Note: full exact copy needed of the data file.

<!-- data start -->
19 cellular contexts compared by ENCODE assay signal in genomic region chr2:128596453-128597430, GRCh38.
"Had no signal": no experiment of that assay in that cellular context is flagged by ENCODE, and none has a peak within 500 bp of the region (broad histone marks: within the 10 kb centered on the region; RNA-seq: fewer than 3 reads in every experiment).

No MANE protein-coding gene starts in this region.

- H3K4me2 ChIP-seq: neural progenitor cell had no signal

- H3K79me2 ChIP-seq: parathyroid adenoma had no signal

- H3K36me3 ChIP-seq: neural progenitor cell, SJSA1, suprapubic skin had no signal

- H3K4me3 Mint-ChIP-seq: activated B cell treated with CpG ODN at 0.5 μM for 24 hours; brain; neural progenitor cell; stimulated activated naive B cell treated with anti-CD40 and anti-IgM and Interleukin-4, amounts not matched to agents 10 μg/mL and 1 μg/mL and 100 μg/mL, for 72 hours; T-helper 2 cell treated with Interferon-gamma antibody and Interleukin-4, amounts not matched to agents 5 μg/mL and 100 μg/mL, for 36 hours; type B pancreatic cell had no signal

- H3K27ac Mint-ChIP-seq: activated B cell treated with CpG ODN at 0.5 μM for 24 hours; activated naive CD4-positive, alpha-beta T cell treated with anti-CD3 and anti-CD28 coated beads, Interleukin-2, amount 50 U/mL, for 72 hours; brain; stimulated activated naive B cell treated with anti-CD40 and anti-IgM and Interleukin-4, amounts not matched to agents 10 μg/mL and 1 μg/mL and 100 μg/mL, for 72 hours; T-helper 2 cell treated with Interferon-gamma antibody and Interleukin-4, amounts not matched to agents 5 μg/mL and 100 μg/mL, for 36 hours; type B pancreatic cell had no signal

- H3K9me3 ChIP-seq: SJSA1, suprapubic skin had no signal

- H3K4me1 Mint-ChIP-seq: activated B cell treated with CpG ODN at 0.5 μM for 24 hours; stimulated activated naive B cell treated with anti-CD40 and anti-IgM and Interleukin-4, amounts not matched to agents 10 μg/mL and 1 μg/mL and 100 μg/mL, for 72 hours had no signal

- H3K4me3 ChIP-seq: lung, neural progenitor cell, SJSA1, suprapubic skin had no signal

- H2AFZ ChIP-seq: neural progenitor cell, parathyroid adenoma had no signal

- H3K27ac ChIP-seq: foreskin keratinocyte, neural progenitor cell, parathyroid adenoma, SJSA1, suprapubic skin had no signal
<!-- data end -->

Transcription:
19 cellular contexts compared by ENCODE assay signal in genomic region chr2:128596453-128597430, GRCh38.
"Had no signal": no experiment of that assay in that cellular context is flagged by ENCODE, and none has a peak within 500 bp of the region (broad histone marks: within the 10 kb centered on the region; RNA-seq: fewer than 3 reads in every experiment).

No MANE protein-coding gene starts in this region.

- H3K4me2 ChIP-seq: neural progenitor cell had no signal

- H3K79me2 ChIP-seq: parathyroid adenoma had no signal

- H3K36me3 ChIP-seq: neural progenitor cell, SJSA1, suprapubic skin had no signal

- H3K4me3 Mint-ChIP-seq: activated B cell treated with CpG ODN at 0.5 μM for 24 hours; brain; neural progenitor cell; stimulated activated naive B cell treated with anti-CD40 and anti-IgM and Interleukin-4, amounts not matched to agents 10 μg/mL and 1 μg/mL and 100 μg/mL, for 72 hours; T-helper 2 cell treated with Interferon-gamma antibody and Interleukin-4, amounts not matched to agents 5 μg/mL and 100 μg/mL, for 36 hours; type B pancreatic cell had no signal

- H3K27ac Mint-ChIP-seq: activated B cell treated with CpG ODN at 0.5 μM for 24 hours; activated naive CD4-positive, alpha-beta T cell treated with anti-CD3 and anti-CD28 coated beads, Interleukin-2, amount 50 U/mL, for 72 hours; brain; stimulated activated naive B cell treated with anti-CD40 and anti-IgM and Interleukin-4, amounts not matched to agents 10 μg/mL and 1 μg/mL and 100 μg/mL, for 72 hours; T-helper 2 cell treated with Interferon-gamma antibody and Interleukin-4, amounts not matched to agents 5 μg/mL and 100 μg/mL, for 36 hours; type B pancreatic cell had no signal

- H3K9me3 ChIP-seq: SJSA1, suprapubic skin had no signal

- H3K4me1 Mint-ChIP-seq: activated B cell treated with CpG ODN at 0.5 μM for 24 hours; stimulated activated naive B cell treated with anti-CD40 and anti-IgM and Interleukin-4, amounts not matched to agents 10 μg/mL and 1 μg/mL and 100 μg/mL, for 72 hours had no signal

- H3K4me3 ChIP-seq: lung, neural progenitor cell, SJSA1, suprapubic skin had no signal

- H2AFZ ChIP-seq: neural progenitor cell, parathyroid adenoma had no signal

- H3K27ac ChIP-seq: foreskin keratinocyte, neural progenitor cell, parathyroid adenoma, SJSA1, suprapubic skin had no signal